Float through anxiety

“Anxiety is very much a condition of your attitude toward how you feel. But how you feel depends on how you think. Thoughts that are keeping you anxious can be changed. In other words, your approach to your anxiety can be changed.” Claire Weekes

Claire Weekes was an Australian doctor born in 1903 who’s books have helped people from all over the world cope with and recover from anxiety. I personally found great solace in her words and her very direct style was what I needed in times of great anxiety.

Dr.Weekes described anxiety sufferers as highly sensitized people, a group she included herself in. She didn’t believe these sensitivities were flaws or necessarily due to traumatic childhood events. She noticed anxious people’s tendency to engage in fear avoidance and destructive thought processes which she believed were just habits that needed changing. She encouraged her patients to allow and accept difficult feelings rather than endlessly fighting with them.

One of her main teaching’s was to ‘float through fear’, which she described as ‘masterly inactivity’. Floating is the act of being, rather than getting lost in self-analysis and the endless struggle against panicked feelings. Dr.Weekes spoke of the feeling anxious people often have of being on the verge of ‘falling apart’, which then results in the tension of trying to ‘hold themselves together.’

Floating through anxiety avoids two common misunderstandings about overcoming anxiety. The first one is the idea that you have to struggle against anxiety, fight it, and overcome it. The second, related to the first, is that you have to arm yourself with all kinds of techniques in order to confront anxiety, which often just creates more tension.

“The average person, tense with battling, has an innate aversion to letting go. They think that if they do, they would lose control over the last vestige of their will power and their house of cards would tumble.”

I recommend reading her books, starting with Self help for your Nerves which was written in 1962, but  for now here is a brief overview of her approach…

1. Do not run away from fear. Allow it as much as you are able. Feelings and thoughts are not facts, do not be bluffed.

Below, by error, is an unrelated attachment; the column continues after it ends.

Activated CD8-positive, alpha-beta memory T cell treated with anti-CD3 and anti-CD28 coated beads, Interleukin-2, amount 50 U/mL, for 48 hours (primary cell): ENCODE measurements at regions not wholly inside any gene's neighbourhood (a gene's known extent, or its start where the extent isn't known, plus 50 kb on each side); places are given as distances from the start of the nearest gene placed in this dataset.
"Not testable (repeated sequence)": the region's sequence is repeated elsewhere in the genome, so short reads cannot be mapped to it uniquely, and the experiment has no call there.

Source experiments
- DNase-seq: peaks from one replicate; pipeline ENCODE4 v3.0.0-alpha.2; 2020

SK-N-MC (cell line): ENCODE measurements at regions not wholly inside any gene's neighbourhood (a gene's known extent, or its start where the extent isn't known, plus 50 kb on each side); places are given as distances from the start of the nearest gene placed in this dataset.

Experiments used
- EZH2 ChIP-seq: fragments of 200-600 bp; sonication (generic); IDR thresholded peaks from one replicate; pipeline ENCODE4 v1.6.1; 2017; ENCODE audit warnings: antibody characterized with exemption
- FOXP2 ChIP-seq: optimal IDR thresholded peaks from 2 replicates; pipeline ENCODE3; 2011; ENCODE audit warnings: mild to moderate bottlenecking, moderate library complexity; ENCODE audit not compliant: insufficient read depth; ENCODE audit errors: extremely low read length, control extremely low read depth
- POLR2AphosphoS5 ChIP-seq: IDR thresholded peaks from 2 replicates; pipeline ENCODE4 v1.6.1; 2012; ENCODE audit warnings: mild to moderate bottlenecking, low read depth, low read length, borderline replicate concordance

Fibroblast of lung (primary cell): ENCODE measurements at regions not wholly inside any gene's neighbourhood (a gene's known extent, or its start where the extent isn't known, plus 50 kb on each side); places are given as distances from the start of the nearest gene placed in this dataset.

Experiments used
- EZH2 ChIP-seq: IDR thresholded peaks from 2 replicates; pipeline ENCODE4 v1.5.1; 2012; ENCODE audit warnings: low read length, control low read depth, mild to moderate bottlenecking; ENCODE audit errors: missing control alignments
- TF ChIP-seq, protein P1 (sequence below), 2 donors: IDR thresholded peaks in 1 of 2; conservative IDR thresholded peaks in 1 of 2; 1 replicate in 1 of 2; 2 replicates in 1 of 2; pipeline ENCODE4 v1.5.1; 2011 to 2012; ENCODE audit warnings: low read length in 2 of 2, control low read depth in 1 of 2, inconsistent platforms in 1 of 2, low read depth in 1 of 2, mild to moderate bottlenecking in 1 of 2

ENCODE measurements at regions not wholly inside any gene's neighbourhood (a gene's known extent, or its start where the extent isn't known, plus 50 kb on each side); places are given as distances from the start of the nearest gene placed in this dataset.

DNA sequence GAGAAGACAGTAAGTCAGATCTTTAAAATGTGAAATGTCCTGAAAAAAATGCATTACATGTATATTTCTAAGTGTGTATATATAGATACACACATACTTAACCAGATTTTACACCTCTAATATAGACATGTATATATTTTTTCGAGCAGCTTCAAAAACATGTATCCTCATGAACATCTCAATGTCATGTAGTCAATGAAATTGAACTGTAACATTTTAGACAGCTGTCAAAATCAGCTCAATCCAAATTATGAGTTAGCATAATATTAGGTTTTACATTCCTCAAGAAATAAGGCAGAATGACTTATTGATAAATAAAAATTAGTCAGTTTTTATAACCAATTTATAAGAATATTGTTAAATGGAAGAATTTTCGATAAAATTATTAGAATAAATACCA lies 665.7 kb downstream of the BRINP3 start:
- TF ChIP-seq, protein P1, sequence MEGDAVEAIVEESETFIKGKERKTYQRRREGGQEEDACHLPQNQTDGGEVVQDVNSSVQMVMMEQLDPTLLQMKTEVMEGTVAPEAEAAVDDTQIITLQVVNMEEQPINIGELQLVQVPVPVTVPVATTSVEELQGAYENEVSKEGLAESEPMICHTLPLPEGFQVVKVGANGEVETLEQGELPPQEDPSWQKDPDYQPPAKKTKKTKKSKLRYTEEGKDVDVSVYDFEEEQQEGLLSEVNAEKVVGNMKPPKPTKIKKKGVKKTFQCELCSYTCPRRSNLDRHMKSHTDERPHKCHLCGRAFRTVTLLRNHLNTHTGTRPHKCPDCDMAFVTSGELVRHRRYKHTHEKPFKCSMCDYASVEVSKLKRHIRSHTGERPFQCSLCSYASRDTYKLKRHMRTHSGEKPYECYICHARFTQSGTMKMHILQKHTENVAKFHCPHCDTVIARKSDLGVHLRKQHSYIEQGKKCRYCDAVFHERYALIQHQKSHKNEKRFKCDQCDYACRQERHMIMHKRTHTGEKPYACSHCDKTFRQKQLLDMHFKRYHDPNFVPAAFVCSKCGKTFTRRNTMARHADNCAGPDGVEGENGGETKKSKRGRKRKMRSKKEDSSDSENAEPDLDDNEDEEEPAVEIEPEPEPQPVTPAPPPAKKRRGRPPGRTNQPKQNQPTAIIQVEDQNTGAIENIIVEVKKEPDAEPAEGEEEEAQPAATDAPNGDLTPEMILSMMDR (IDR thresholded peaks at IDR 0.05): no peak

2. Accept all strange sensations connected with your anxiety. Do not fight them, float past them and recognize that they are temporary.
3. Try and catch yourself when falling into self pity, and regain perspective.
4. Settle external problems as quickly as you can, if not with action, then by accepting a new point of view.
5. Waste no time on “What might have been” and “If only…”
6. Face sorrow and know that time will bring relief.
7. Be occupied as calmly as you can, not feverishly trying to forget yourself.
8. You may need help so accept it willingly, without shame.
9. Do not measure your progress day by day. Don’t count the months or years you have felt this way and despair at the thought of them.
10. Recovery lies on the other side of panic, so do not withdraw completely.
11. It is never too late to give yourself another chance.
12. Face. Accept. Float. Let time pass.

Dr.Weekes was once asked if she had experienced panic attacks. She replied “Yes, I have had what you call panic attacks. In fact, I still have them. Sometimes they wake me at night.” The interviewer replied “I’m sorry to hear that.” She responded “Save your sympathy for someone else. I don’t need it or want it. What you call a panic attack is merely a few normal chemicals that are temporarily out of place in my brain. It is of no significance whatsoever to me!”.

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